A 2-conductor (plus shield), low-impedance connection. Balanced cables are the preferred method for hum-free interconnection of a given sound system for their noise-rejection characteristics. (Also see Unbalanced.)
One of any number of signal paths in an audio circuit, such as input channel, output channel, recording channel, left channel, right channel, etc.
A term representing the ratio between different audio levels. For example, a ratio of 1000:1 = 60dB.
Like an echo, this effect duplicates the original signal, then plays it back at a rate you control. The rate at which these repeats occur is the “delay time.”
Electronic filters that adjust the level of certain frequencies. Used for tone enhancement or to reduce extraneous sounds. Two types of EQ shapes are Peak and Shelving, described below.
Resistance in an electrical circuit measured in Ohms (Ω). Maintaining proper impedance (between amplifier and speakers for example) is important to prevent damage to the amp.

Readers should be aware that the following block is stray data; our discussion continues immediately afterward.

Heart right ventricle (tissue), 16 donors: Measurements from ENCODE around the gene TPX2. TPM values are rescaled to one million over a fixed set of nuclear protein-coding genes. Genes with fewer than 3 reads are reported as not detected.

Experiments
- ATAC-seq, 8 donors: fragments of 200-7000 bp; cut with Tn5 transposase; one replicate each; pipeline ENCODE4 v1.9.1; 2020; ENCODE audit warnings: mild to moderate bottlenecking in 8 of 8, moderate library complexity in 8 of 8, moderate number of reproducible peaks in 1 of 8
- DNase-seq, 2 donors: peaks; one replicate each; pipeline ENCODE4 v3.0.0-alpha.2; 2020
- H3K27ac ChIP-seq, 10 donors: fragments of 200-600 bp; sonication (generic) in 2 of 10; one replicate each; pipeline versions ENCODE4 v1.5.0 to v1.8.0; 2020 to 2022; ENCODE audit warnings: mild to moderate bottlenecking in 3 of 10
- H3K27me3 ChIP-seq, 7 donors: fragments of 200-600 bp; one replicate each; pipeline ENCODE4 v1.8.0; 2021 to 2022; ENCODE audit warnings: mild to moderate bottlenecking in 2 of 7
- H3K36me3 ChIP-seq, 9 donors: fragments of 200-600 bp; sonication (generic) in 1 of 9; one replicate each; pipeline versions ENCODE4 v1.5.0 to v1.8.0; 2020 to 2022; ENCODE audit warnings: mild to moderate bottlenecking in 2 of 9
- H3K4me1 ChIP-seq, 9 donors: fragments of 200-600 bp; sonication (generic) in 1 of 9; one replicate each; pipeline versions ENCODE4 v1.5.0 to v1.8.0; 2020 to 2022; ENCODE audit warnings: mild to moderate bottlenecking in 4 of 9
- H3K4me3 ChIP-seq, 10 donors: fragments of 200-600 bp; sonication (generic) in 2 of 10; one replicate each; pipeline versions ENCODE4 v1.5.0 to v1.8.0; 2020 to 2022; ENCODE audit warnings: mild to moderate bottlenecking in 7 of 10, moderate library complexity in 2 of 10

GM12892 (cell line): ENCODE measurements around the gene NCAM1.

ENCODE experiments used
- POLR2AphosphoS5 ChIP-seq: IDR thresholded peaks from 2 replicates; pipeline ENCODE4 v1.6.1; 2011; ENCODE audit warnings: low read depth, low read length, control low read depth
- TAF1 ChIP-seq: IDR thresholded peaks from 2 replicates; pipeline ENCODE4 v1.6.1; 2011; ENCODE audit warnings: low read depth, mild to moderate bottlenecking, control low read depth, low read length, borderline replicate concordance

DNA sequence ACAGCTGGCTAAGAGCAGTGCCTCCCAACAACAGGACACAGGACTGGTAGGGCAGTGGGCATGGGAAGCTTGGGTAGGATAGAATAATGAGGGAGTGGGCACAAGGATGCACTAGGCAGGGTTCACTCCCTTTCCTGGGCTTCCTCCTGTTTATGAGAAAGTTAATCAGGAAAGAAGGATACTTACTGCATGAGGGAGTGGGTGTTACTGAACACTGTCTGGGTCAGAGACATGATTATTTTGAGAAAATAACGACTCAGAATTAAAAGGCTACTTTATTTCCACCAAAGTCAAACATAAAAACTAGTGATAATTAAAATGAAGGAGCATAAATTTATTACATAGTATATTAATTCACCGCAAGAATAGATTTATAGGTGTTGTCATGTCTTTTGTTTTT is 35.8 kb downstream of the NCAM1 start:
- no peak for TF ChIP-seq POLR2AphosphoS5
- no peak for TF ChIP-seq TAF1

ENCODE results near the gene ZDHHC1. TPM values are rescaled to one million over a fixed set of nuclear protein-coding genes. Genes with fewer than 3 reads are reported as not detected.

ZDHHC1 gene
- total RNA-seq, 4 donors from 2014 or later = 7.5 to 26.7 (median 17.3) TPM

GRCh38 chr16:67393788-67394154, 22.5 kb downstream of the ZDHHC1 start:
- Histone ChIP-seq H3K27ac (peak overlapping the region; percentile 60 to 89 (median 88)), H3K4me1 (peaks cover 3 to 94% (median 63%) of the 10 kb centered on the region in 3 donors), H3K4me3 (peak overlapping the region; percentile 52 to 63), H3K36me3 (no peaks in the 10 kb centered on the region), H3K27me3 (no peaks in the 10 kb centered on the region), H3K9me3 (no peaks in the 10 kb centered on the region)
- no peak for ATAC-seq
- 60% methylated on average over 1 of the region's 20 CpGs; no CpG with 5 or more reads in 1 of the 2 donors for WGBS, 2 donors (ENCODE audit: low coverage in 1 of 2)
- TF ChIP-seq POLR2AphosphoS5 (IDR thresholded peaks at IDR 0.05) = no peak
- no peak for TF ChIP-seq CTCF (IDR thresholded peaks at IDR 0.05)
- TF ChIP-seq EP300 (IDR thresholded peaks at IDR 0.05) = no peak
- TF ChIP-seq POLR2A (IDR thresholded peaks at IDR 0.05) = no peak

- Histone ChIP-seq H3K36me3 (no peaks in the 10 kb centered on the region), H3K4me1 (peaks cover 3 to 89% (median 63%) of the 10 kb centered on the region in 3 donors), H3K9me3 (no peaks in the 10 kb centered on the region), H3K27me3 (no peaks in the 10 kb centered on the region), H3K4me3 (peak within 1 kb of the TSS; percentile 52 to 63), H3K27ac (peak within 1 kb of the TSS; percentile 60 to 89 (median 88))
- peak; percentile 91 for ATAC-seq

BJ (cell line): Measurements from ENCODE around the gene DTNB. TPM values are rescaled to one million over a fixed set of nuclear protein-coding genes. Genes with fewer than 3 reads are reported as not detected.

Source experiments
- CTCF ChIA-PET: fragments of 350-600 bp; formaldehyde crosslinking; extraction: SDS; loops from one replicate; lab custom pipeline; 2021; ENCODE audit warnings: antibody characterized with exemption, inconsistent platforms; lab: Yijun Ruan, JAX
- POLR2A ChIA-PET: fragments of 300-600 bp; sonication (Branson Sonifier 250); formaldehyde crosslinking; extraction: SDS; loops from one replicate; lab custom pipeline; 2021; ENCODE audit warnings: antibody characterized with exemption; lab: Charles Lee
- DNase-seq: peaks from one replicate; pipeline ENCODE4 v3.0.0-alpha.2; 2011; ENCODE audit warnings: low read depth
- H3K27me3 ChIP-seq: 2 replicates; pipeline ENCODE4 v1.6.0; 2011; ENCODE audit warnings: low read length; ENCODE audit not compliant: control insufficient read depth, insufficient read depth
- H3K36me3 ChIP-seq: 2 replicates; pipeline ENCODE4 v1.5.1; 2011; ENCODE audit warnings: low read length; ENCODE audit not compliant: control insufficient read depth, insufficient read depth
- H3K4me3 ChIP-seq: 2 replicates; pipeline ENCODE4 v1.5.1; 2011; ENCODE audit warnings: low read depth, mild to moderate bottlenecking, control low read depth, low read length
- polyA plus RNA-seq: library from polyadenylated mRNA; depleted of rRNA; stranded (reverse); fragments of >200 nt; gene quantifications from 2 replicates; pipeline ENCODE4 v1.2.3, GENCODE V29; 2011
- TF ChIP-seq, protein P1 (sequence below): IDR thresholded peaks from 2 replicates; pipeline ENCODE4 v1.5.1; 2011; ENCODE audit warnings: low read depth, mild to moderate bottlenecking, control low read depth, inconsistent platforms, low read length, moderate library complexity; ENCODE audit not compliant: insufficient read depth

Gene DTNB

PEAK EQUALIZER CONTROL
Increase or decrease of a frequency range centered at a specific point, resulting in an EQ curve that looks like a hill (increase) or a valley (decrease). (Also see Shelving Equalizer Control.)
SHELVING EQUALIZER CONTROL
Increase or decrease of all frequencies above or below a specific point. (Compare to Peak Equalizer Control.)
Acronym for Tip-Ring-Sleeve — the three parts of a two-conductor (plus shield) audio plug. TRS phone plugs are often used for “balanced” connections.
TRS (UNBALANCED RES INSERT)
Another common TRS application is for “dual unbalanced” connections, such as insert send/return jacks or stereo Y-Cord. These are used for inserting an external processor into a signal path. (See page 6 of this manual.)
Acronym for Tip-Sleeve, the two parts of an unbalanced, single-conductor (plus shield) phone plug. TS connectors are sometimes called mono or unbalanced plugs or jacks.
A single-conductor (plus shield), high-impedance connection. Most commonly used for instrument connections and cable runs of less than 20 feet.
The three-pin connector universally used for balanced audio connections. A balanced connection reduces outside noise and interference. (See Balanced above.)